Mohawk Fine Papers is one of the leading producers of superior quality papers in the world, and also offers a broad array of digital products & services. Mohawk realized the paper industry was changing, and they had to evolve to meet new challenges. Part of this change would involve retooling Mohawk’s web strategy and redesigning key web sites. Working with the Mohawk team, I helped craft a solid digital strategy, which articulated key elements of the path forward: how sites would merge, the right way to handle their international site, and the best features for the new Mohawk online experience. With this actionable strategy in place, the design team was able to craft a beautiful new Web experience that met Mohawk’s strategic vision.
As one of the three largest International auction houses in the world, with history dating back to 1793, Bonhams was poised to push their web site forward. Significant technical constraints, along with the realities of complex business operations spanning two continents, meant that the web site redesign needed to be approached thoughtfully, with a strategy that could be realized. Multiple working sessions were held with internal stakeholders and technical partners to determine the best way forward.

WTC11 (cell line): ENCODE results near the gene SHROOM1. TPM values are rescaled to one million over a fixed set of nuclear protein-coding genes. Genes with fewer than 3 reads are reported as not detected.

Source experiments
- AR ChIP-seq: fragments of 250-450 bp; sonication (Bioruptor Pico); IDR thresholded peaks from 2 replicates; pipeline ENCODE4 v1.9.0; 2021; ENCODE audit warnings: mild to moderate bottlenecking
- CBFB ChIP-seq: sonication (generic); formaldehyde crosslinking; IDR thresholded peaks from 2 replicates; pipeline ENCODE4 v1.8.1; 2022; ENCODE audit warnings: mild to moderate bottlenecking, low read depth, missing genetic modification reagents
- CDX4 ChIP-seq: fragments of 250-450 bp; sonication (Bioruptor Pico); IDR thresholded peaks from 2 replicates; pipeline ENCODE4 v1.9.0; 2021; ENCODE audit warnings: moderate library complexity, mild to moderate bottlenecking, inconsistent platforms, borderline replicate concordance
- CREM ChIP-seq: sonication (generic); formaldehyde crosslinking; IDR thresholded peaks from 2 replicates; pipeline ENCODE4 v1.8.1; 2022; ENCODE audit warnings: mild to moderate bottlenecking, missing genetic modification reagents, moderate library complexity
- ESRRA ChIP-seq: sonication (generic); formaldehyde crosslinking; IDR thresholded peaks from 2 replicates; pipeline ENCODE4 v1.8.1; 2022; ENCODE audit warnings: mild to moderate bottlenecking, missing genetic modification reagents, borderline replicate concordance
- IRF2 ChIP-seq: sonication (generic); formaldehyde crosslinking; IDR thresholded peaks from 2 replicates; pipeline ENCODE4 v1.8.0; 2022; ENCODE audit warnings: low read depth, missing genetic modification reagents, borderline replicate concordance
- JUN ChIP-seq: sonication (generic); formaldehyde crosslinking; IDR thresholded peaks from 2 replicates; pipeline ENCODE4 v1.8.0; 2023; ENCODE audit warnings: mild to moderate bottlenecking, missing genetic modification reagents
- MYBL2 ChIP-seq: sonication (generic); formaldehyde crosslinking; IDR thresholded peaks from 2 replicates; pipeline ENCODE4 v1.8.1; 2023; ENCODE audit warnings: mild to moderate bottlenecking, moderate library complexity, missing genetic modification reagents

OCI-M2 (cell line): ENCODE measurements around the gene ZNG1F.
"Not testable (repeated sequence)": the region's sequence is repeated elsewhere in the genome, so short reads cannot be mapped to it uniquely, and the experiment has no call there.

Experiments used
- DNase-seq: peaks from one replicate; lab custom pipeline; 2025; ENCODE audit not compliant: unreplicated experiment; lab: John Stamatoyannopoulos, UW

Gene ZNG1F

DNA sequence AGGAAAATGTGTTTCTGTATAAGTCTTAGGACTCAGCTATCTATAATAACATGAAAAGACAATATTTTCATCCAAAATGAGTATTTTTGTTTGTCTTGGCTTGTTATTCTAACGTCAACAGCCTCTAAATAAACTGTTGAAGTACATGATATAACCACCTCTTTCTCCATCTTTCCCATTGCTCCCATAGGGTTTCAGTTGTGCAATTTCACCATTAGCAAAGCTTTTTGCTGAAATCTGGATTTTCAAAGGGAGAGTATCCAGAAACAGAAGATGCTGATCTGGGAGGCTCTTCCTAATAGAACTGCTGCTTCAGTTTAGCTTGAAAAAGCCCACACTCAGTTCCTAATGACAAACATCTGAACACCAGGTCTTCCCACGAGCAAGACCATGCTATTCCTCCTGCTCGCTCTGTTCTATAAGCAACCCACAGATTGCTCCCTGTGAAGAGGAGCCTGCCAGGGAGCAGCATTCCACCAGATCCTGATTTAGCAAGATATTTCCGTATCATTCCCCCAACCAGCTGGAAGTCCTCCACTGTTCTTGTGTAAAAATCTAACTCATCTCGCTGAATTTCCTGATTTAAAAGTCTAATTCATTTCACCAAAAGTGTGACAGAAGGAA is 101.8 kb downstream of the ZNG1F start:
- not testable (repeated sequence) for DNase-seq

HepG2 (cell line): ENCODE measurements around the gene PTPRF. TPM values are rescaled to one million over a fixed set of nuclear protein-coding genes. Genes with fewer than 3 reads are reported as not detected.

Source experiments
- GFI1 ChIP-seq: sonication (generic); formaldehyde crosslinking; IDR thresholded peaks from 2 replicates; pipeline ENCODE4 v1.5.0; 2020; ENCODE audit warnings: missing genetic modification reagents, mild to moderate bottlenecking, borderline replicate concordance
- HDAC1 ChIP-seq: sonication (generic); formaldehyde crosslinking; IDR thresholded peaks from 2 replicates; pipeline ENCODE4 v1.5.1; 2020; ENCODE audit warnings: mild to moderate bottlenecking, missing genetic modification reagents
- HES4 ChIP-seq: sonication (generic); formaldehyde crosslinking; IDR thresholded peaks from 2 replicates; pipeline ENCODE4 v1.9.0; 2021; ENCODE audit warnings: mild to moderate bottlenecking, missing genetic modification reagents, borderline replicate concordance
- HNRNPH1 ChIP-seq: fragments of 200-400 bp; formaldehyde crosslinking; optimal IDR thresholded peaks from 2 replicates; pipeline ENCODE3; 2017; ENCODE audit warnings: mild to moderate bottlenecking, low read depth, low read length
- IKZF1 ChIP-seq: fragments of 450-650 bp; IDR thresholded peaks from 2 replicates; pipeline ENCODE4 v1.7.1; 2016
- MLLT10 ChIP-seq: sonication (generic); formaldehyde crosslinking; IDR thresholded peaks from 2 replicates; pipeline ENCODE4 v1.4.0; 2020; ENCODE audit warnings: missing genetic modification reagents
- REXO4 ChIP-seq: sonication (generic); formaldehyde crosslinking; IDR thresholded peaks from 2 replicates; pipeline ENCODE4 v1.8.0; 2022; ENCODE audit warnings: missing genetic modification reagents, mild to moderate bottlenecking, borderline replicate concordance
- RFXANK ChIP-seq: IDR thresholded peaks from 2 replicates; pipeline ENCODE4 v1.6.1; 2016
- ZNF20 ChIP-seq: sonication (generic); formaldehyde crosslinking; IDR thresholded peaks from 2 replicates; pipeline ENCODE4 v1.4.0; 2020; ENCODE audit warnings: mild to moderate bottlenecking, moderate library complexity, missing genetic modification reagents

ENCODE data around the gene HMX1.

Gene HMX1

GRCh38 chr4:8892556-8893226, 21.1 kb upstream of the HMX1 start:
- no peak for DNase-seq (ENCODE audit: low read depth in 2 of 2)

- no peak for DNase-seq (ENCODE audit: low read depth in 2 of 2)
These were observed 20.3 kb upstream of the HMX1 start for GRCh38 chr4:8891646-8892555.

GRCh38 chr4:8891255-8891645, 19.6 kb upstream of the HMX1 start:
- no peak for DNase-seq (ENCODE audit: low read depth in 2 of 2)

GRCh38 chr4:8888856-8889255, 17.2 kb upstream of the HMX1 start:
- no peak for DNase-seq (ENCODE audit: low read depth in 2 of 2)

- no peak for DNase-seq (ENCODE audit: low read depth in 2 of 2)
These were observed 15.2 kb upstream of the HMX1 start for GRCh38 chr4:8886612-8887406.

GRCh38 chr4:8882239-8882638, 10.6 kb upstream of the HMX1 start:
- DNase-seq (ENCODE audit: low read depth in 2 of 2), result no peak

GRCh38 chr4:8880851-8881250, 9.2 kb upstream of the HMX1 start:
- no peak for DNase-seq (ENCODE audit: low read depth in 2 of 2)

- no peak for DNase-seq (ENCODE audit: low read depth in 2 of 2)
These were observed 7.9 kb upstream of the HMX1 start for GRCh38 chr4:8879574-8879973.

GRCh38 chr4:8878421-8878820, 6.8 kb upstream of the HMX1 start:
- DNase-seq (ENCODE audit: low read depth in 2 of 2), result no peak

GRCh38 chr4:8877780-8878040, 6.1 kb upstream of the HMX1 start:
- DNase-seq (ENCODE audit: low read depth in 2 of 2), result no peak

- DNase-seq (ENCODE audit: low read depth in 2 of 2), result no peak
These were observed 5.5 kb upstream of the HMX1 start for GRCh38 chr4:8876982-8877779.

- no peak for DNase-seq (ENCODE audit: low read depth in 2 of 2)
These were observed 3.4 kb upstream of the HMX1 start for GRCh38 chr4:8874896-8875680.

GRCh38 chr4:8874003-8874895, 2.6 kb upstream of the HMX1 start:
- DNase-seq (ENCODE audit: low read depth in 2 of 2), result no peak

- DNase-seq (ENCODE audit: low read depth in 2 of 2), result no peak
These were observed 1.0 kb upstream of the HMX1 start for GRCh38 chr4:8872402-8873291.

Cisco’s user experience group was trying to unify aspects of user interface design across the company. Internal stakeholders were not completely bought in to this idea, and the UE team had no strategy to market and sell internally, nor to deliver and maintain design standards in the long term. MetaDesign helped Cisco develop both an internal marketing stategy and an approach to governance and management for their UI design standards.
Nissan’s global Web sites did not reflect their new brand identity. They also wanted to reduce global design and development cost significantly. Sapient was asked to create a design system and a Web-based "Global Style Guide" that would help designers and developers. Over the course of several months, we worked with three regional teams to develop a governance strategy, a rollout plan, the design system itself, and the style guide explaining it. It was a massive success for Nissan and has been used to roll out this design system across at least 15 global sites.